After 17 years as a principal dancer with the esteemed San Francisco Ballet, performing every major role and style possible, Lorena Feijóo is retiring from that company. She'll embark on a new journey of dance possibilities and, maybe her biggest role yet, of single-parenting her 5-year-old daughter, Luciana. It is an unexpected life change for the Cuban-born Feijóo, who has been ensconced in the order and security of SFB.
Miami audiences will have the opportunity to see Feijóo dance with the Cuban Classical Ballet of Miami (CCBM) this Friday and Saturday when the company performs select pieces of Ballets Russes repertoire chosen by CCBM director Pedro Pablo Peña. Feijóo has performed with the company numerous times in her 20-plus years in the United States. She credits Peña with taking classical ballet to fans who moved from Cuba to Miami.
“It has always been a special audience for me in Miami,” Feijóo says. “A lot of the audience members I have known since I was in school in Cuba.”
For the upcoming performance, Feijóo will show off her most classical style as the elegant and mature Taglioni in Pas de Quatre, a jewel of a ballet created in 1845 for the four most highly praised ballerinas of their time. It is a ballet that Feijóo last performed in her native Cuba and one with which the Cuban-Miami audience is familiar. Revisiting Taglioni in a few whirlwind days in Miami is symbolic of Feijóo's maneuvering as she treads new territory apart from the structured existence at SFB.
In a world where perception is “everything is beautiful at the ballet,” Feijóo, with her Cuban accent and Latin temperament, speaks frankly and realistically about her final year at SFB and life moving forward.
Feijóo was surprised when Helgi Tomasson, artistic director of SFB, made it clear that this was her final year as a dancer there. “His words were: ‘This is your last year. What are your plans?’ It was not my idea, and I certainly don’t feel ready to retire from dancing, but you have to respect what people want to do, so I didn’t question it. This was a very difficult year for me, and I would have liked to have had a little more preparation. So, ideal it was not, but I feel very fortunate to have done so much.”
Feijóo is also embroiled in a contentious divorce from a fellow SFB dancer. The mediation is ongoing, and both parties want what is best for their daughter. In her straightforward way, Feijóo says, “I have had my share of relationships. Never again a dancer and never again a younger person... It just doesn’t work for me. And I met him from guesting in Miami through Pedro Pablo!”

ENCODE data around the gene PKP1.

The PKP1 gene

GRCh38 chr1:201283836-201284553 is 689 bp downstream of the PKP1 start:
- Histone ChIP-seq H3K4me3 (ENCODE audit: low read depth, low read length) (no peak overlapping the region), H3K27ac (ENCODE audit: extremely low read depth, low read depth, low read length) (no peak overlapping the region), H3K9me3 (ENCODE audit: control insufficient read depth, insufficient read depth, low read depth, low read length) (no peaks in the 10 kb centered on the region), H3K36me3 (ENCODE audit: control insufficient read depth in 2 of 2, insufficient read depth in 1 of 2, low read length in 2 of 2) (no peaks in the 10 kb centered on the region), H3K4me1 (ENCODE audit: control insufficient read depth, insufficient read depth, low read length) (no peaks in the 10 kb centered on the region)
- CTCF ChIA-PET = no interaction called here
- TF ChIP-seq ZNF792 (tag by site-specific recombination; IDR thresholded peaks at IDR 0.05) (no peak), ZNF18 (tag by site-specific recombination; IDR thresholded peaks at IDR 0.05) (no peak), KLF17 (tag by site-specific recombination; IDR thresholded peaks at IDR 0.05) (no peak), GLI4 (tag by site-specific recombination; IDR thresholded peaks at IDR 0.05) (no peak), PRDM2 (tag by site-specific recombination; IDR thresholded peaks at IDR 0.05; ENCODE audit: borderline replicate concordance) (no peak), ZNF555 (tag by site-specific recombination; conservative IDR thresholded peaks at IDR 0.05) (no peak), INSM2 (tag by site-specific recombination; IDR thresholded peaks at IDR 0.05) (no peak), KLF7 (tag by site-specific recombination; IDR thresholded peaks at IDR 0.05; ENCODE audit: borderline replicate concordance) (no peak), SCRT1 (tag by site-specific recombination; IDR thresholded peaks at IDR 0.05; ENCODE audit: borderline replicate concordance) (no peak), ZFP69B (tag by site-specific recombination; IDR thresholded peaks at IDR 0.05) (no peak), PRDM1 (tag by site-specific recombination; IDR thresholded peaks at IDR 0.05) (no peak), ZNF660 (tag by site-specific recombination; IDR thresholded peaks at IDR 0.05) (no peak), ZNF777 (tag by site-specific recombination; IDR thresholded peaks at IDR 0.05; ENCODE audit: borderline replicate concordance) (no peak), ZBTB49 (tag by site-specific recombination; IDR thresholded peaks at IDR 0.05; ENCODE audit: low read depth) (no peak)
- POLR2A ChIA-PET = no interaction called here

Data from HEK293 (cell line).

Asked by Tomasson to coach and teach SFB during her final year, Feijóo straddled the fence between dancing, teaching, and running rehearsals. “I really enjoyed passing on what I had learned. The company was lacking female coaches, so I also stepped into that role. I was dancing and teaching at the same time. It was hard.”
Regarding her future, Feijóo says, “I’ve never had the time to freelance or explore other possibilities. Now I can actually be my own boss, [do] things that when you’re attached to a daily schedule, you just can’t do.”
Feijóo also has had few injuries in her career. “I don’t know what that is, to be in pain. Maybe my genes, my mental strength, I don’t know. Dancing has always been what I love and what I want to do.”
Her schedule is already busy. She spends much of her time in rehearsals and performances with the San Francisco Opera, including a world-premiere production of Girls of the Golden West, with music by John Adams and libretto by Peter Sellers.
Maybe the upcoming visit to Miami is finalizing a full circle that will catapult Feijóo into the next cycle of her life.
— Cameron Basden, Artburstmiami.com
The Cuban Classical Ballet of Miami and Lorena Feijóo
8 p.m. Friday at the Colony Theatre, 1040 Lincoln Rd., Miami Beach. Tickets cost $20 to $35 via colonymb.org. And 8 p.m. Saturday at Miami-Dade County Auditorium, 2901 W. Flagler St., Miami. Tickets cost $32 to $62 via ticketmaster.com.
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